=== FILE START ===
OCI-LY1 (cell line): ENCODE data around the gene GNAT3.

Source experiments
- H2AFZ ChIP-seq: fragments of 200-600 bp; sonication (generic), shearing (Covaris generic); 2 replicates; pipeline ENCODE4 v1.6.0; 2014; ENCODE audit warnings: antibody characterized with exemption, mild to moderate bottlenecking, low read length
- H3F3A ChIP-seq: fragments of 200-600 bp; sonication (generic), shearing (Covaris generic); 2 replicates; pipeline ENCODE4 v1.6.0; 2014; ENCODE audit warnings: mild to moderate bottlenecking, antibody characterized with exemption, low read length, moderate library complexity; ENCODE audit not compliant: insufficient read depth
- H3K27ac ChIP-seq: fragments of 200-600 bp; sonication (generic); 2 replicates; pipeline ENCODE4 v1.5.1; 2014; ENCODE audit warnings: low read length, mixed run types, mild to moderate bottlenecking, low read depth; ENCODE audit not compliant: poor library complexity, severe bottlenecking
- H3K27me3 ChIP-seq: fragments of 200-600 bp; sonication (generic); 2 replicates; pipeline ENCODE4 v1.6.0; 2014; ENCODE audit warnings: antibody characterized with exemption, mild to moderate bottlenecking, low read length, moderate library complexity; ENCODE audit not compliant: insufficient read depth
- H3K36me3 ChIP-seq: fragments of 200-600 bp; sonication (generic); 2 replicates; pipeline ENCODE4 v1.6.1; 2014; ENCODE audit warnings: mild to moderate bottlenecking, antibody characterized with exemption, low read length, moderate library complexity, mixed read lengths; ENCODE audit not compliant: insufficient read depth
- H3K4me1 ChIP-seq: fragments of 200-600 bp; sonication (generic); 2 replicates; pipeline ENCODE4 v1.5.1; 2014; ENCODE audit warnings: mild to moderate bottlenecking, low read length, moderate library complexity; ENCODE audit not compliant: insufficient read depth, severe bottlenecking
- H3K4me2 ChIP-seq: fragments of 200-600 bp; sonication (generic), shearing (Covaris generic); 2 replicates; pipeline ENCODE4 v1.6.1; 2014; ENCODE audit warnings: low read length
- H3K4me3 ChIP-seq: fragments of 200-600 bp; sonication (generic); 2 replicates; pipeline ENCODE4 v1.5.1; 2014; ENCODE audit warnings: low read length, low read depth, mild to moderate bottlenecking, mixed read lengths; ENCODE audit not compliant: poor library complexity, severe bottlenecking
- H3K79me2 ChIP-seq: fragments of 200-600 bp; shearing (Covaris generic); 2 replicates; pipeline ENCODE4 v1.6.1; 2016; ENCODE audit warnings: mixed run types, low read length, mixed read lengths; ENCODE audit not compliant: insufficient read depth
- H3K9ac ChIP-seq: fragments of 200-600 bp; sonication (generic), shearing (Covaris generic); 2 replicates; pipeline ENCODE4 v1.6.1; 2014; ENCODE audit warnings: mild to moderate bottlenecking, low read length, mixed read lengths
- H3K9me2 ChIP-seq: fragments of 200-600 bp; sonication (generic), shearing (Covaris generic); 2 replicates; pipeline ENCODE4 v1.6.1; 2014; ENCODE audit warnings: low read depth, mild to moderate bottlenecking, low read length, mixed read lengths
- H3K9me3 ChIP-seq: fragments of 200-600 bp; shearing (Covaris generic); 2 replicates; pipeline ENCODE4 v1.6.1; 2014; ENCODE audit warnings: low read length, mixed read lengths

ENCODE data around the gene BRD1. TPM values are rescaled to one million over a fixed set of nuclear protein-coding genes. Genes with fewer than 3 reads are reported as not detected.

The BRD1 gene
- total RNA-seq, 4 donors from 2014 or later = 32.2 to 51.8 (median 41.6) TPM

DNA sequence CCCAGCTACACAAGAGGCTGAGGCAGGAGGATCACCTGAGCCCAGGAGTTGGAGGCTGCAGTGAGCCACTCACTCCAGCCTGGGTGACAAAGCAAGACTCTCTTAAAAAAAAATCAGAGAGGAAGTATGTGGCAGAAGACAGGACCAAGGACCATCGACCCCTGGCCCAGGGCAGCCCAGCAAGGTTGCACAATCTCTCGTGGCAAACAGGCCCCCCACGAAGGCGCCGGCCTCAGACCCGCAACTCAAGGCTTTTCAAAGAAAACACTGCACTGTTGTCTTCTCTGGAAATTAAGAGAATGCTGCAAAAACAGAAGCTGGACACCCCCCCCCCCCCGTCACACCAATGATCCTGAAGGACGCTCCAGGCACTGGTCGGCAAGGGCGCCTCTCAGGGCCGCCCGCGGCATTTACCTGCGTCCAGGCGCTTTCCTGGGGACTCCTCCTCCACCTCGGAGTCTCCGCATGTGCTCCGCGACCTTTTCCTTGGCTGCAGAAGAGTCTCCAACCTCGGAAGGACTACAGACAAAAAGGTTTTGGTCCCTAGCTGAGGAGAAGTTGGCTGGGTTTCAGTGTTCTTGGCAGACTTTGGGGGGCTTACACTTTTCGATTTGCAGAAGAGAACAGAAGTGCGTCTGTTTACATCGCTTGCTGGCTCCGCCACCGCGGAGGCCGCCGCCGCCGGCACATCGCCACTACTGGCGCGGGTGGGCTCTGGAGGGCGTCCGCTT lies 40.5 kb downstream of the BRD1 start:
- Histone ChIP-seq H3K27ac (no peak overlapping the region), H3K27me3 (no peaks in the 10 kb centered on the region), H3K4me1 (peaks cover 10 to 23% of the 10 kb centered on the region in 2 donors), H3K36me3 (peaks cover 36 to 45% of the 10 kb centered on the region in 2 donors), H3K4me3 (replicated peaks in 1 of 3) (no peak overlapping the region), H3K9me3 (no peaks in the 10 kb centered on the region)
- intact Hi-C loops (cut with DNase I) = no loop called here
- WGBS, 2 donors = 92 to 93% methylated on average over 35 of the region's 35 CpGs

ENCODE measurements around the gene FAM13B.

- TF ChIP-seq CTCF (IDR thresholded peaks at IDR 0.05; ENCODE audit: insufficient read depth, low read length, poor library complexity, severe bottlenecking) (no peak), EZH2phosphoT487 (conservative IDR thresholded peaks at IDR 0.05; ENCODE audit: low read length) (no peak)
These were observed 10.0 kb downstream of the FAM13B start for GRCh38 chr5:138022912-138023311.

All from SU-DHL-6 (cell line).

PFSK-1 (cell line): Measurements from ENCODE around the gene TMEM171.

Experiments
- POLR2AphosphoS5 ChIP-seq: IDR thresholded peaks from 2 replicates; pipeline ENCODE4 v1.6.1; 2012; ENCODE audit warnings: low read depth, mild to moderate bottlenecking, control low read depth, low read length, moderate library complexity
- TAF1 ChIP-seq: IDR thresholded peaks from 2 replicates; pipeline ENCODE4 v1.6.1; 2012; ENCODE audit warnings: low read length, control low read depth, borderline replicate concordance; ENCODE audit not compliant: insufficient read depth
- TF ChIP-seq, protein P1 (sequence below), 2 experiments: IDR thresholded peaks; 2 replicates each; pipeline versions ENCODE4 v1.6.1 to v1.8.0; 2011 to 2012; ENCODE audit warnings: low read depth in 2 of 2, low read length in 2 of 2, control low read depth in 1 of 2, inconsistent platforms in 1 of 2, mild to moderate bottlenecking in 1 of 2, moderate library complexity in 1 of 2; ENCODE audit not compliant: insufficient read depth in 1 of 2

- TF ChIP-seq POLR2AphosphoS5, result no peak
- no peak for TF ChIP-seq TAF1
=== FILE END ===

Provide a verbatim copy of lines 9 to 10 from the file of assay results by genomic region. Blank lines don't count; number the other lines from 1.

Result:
- H3K4me2 ChIP-seq: fragments of 200-600 bp; sonication (generic), shearing (Covaris generic); 2 replicates; pipeline ENCODE4 v1.6.1; 2014; ENCODE audit warnings: low read length
- H3K4me3 ChIP-seq: fragments of 200-600 bp; sonication (generic); 2 replicates; pipeline ENCODE4 v1.5.1; 2014; ENCODE audit warnings: low read length, low read depth, mild to moderate bottlenecking, mixed read lengths; ENCODE audit not compliant: poor library complexity, severe bottlenecking